U.S. President Joe Biden has predicted Russia will make a move on Ukraine but that President Vladimir Putin likely hasn't decided and the country would face severe economic consequences should a military offensive occur.
"I'm not so sure he is certain what he is going to do. My guess is he will move in. He has to do something," Biden said at a wide-ranging press conference on January 19 to mark his first year in office.
But Biden said an attack on Ukraine would be a "disaster for Russia," exerting a tremendous human, economic, and political toll on Moscow.
"Our allies and partners are ready to impose severe costs and significant harm on Russia and the Russian economy," he said, including sanctions on the energy sector and making it impossible for Russian banks to deal in U.S. dollars, the world's reserve currency.
Although the Russian military is more powerful that Ukraine's, Biden suggested the loss of life for the Russians would be "heavy."
"This is not all just a cakewalk for Russia," he said. "Militarily, they have overwhelming superiority. And as it relates to Ukraine, they'll pay a stiff price immediately, near-term, medium-term and long-term, if they do it.”
On Putin, Biden said he believes the Russian president "still does not want any full-blown war" but is looking for a degree of escalation and confrontation.
Russia has amassed an estimated 100,000 troops in occupied Crimea and near Ukraine’s borders, raising alarm bells in Western capitals that Moscow is preparing further military action against Ukraine. Moscow already backs separatist fighters in an ongoing war in eastern Ukraine that has claimed more than 13,200 lives since 2014, the same year it occupied Crimea.
Russia denies planning an invasion, even as it ramps up belligerent rhetoric and presses a series of demands about NATO expansion and the security architecture in Eastern Europe.
Biden said he believed Putin intends to test NATO and that the response to Russia's actions would depend on their scale and the ability of the West to overcome differences.
"Russia will be held accountable if it invades and it depends on what it does. It's one thing if it's a minor incursion and we (allies) end up having to fight about what to do and what to not do, etc.," Biden said.
"But if they actually do what they're capable of doing...it is going to be a disaster for Russia if they further invade Ukraine," Biden added.
Pressed on what he meant by "minor incursion," Biden said "there are differences" in Western capitals about how to respond depending on the exact nature of what Russia does.
"Big nations can't bluff, No. 1. No. 2, the idea that we would do anything to split NATO...would be a big mistake. So the question is, if it's something significantly short of a significant invasion or...just major military forces coming across. For example, it's one thing to determine if they continue to use cyber-efforts; well, we can respond the same way," he said.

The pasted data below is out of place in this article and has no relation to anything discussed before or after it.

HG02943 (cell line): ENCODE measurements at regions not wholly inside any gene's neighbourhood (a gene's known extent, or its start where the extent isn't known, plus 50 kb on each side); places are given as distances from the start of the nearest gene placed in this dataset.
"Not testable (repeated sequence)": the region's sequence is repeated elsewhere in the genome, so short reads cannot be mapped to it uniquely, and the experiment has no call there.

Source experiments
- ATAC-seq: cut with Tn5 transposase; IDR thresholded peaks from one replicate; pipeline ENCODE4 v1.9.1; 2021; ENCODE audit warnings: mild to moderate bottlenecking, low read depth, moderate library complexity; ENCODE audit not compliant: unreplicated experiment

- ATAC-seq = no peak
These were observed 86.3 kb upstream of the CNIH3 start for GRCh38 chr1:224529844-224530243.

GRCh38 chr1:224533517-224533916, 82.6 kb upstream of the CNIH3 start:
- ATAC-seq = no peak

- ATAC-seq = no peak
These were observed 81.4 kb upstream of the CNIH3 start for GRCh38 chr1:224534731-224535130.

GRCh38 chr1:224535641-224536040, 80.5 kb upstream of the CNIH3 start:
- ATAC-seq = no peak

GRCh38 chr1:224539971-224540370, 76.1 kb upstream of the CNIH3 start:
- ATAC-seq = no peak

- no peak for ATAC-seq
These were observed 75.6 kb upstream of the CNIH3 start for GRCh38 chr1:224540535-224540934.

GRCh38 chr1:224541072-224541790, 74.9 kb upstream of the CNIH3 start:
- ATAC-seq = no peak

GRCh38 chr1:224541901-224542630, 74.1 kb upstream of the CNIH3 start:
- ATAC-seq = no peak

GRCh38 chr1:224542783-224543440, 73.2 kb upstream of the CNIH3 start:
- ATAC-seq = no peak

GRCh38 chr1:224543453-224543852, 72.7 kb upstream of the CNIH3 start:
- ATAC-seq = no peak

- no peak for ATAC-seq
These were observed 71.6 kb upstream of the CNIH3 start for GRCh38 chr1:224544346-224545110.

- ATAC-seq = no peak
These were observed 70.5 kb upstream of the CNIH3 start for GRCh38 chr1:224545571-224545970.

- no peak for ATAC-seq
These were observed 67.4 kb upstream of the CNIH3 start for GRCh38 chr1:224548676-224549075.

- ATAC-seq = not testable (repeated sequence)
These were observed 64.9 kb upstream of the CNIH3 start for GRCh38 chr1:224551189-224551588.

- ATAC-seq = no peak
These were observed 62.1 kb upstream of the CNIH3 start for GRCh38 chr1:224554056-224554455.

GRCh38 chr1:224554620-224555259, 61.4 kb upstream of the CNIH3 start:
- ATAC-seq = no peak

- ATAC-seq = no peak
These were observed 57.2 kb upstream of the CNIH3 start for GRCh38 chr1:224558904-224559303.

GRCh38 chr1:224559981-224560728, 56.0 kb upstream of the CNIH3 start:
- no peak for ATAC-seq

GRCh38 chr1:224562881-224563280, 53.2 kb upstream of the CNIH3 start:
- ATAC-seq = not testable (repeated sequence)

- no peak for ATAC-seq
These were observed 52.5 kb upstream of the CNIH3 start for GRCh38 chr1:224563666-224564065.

In an attempt to clarify the president's convoluted response, immediately after the press conference the White House issued a statement.
"If any Russian military forces move across the Ukrainian border, that's a renewed invasion, and it will be met with a swift, severe, and united response from the United States and our allies. President Biden also knows from long experience that the Russians have an extensive playbook of aggression short of military action, including cyberattacks and paramilitary tactics. And he affirmed today that those acts of Russian aggression will be met with a decisive, reciprocal, and united response," the White House said.
Last week, Russian diplomats met with top officials from the United States, NATO, and European states to discuss Moscow's sweeping demands, many of which Western officials have described as nonstarters. The talks yielded no breakthroughs, and that, plus belligerent rhetoric from Moscow, has alarmed Western officials.
"Putin has, I know, a stark choice, either escalation or diplomacy," Biden said.
Russia has also moved troops to Belarus for what it calls joint military exercises, giving it the option of attacking neighboring Ukraine from the north, east, and south.
U.S. Secretary of State Antony Blinken is due to meet with his Russian counterpart, Sergei Lavrov, on January 21 in the Swiss city of Geneva.
In Kyiv to consult with the Ukrainians, Blinken said on January 19 that the United States prefers to continue diplomacy with Moscow as long as it can to avoid aggression against Ukraine.
Blinken is set to travel to Berlin for four-way talks with Britain, France, and Germany on January 20 as he looks to ensure Western unity before heading to Geneva to meet Lavrov.